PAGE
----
Crucially, the matched pair design we describe is fundamentally different from a case-control study (or, to avoid confusion, a “case/noncase study”). In a case/noncase study, a patient with a positive outcome is paired to a patient with a negative outcome; both patients may have received active treatment, or both may have received the control treatment. This pairing relies on observing the outcomes and does not parallel any randomized experimental design. In the matched pair design we describe, a patient who received active treatment is paired to a patient who received the control treatment. Matching active treatment and control patients does not require outcome data and parallels a randomized experiment in which pairs of patients with similar observed covariates are randomized, one to active treatment and one to control.

Of course, in most studies, more than one covariate is expected to be related to outcomes. Covariate balance may be desired on age, sex, a variety of medical history indicators, etc. Simultaneously matching or subclassifying patients on multiple covariates quickly becomes unwieldy: with 5 age groups, 2 sexes, and 5 binary indicators for prior medical conditions, 320 separate subclasses would be needed. With 5 more binary indicators for additional demographics or prior medical conditions, over 10 000 subclasses would be needed. The purpose of estimating propensity scores is to simplify this process and create approximate balance on many covariates at once.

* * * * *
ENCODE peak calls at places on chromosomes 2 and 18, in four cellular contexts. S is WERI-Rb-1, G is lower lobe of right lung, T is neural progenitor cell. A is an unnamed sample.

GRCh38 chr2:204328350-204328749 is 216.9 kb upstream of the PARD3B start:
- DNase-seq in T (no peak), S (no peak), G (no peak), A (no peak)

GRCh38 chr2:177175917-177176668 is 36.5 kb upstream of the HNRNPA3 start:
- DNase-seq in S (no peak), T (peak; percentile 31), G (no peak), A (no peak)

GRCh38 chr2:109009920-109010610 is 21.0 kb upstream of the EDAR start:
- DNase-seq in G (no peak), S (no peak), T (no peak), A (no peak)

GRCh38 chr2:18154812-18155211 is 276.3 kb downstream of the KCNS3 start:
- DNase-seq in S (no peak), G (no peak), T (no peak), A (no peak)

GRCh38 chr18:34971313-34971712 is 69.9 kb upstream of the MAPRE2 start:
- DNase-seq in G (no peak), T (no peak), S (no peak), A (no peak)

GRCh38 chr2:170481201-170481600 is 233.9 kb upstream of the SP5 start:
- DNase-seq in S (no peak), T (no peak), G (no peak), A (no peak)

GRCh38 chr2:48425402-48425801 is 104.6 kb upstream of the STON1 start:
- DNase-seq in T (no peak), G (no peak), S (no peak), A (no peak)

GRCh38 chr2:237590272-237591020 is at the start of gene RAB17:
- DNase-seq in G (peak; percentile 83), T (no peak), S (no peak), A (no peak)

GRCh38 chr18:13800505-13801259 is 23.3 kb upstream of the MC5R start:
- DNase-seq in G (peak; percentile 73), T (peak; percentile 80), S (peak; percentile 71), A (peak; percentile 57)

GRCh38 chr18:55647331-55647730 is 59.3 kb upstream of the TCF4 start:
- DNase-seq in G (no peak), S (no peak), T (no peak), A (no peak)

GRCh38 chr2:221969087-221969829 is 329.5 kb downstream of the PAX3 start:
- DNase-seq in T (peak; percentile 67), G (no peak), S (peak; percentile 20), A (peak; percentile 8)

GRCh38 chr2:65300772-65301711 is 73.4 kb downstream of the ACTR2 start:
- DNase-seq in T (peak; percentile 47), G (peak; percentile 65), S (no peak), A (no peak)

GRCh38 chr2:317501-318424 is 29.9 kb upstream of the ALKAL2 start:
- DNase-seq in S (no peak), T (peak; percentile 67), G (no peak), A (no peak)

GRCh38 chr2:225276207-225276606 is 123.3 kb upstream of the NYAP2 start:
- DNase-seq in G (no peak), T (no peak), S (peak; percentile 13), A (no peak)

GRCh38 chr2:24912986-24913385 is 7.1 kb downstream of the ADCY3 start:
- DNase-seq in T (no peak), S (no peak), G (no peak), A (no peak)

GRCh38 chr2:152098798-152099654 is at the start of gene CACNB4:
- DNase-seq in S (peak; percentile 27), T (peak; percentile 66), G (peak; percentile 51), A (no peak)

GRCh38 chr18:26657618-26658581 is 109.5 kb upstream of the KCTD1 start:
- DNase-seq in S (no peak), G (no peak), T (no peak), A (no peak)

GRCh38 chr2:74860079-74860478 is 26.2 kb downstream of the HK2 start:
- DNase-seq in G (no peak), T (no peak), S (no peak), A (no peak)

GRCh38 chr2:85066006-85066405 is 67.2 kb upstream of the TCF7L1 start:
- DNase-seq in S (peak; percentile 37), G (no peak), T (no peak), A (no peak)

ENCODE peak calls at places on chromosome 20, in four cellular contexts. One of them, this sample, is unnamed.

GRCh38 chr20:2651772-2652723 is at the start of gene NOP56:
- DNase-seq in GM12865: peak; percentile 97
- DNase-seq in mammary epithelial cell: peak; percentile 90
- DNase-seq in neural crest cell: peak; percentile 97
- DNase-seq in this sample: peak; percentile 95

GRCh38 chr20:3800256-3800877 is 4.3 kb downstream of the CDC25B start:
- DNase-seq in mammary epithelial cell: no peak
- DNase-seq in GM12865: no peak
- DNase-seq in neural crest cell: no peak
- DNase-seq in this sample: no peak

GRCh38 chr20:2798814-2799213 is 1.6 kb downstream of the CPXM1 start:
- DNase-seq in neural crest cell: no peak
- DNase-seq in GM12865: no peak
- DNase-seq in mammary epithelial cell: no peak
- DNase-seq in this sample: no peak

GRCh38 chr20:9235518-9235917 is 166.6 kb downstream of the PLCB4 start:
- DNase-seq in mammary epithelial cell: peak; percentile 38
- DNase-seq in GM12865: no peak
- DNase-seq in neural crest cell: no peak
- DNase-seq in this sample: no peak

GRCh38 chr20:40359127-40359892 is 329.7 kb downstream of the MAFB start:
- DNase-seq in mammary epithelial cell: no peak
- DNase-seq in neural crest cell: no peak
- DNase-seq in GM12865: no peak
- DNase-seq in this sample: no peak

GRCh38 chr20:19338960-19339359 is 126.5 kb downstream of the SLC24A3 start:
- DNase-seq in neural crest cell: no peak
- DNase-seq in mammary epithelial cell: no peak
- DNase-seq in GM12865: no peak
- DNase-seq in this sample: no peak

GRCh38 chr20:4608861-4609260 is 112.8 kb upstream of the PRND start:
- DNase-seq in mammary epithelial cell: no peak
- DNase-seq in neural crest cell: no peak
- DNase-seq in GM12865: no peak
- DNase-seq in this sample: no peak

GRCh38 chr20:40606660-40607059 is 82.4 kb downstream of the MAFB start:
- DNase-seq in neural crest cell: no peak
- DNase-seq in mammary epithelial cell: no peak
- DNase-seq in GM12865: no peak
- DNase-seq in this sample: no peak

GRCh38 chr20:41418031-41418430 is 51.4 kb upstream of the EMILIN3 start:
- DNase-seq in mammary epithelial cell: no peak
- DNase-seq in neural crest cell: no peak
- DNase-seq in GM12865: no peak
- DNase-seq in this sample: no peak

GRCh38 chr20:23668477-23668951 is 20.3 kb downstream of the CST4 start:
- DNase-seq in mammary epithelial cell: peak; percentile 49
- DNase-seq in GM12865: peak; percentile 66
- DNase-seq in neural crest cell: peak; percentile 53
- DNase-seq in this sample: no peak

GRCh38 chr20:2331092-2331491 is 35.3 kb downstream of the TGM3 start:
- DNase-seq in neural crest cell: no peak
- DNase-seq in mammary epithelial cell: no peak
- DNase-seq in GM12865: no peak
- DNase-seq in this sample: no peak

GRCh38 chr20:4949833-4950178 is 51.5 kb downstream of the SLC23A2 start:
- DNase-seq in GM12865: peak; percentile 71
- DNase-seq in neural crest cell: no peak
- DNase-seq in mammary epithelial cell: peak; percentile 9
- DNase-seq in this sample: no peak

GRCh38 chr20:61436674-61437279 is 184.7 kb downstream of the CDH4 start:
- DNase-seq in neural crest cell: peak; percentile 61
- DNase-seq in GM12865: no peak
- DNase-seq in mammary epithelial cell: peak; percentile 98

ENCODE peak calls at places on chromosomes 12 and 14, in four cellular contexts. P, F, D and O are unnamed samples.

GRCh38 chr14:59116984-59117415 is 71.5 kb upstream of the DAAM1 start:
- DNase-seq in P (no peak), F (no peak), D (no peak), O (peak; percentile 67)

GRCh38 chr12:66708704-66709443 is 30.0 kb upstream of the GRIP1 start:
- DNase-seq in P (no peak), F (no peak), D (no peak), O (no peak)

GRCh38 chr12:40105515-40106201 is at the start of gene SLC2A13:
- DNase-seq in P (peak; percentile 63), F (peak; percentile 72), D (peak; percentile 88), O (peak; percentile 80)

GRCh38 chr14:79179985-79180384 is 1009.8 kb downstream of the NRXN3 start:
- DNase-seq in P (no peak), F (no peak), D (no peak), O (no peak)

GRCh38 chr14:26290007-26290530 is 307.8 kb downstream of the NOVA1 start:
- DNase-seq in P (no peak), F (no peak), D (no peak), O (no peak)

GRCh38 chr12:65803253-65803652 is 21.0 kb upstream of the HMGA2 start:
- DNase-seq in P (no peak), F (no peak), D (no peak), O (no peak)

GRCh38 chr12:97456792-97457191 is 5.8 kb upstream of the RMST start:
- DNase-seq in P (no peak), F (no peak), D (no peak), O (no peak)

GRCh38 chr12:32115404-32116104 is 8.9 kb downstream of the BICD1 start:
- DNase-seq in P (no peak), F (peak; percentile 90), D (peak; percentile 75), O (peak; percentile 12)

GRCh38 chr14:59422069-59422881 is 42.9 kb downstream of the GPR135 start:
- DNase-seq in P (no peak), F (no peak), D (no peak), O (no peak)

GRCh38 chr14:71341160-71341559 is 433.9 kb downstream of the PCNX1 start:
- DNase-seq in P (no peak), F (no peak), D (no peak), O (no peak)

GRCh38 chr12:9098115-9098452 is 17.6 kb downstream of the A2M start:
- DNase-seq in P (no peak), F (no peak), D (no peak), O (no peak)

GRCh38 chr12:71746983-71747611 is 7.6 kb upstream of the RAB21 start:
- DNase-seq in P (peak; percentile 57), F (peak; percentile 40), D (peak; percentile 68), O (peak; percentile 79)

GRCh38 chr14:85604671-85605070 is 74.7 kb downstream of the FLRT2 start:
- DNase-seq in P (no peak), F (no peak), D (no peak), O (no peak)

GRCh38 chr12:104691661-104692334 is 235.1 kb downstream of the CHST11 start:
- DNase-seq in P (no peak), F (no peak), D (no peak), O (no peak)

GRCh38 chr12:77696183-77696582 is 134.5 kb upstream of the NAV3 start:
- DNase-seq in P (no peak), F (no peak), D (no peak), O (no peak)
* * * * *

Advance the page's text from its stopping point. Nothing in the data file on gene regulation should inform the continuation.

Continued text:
Matching or Subclassifying on Estimated Propensity ScoresThough true propensity scores are unknown in observational studies, the propensity scores can be estimated by modeling the probability of assignment to active treatment given the observed covariates, without access to outcomes.1 Propensity scores are most commonly estimated via logistic regression.12 The fitted values from the logistic regression are the estimated propensity scores.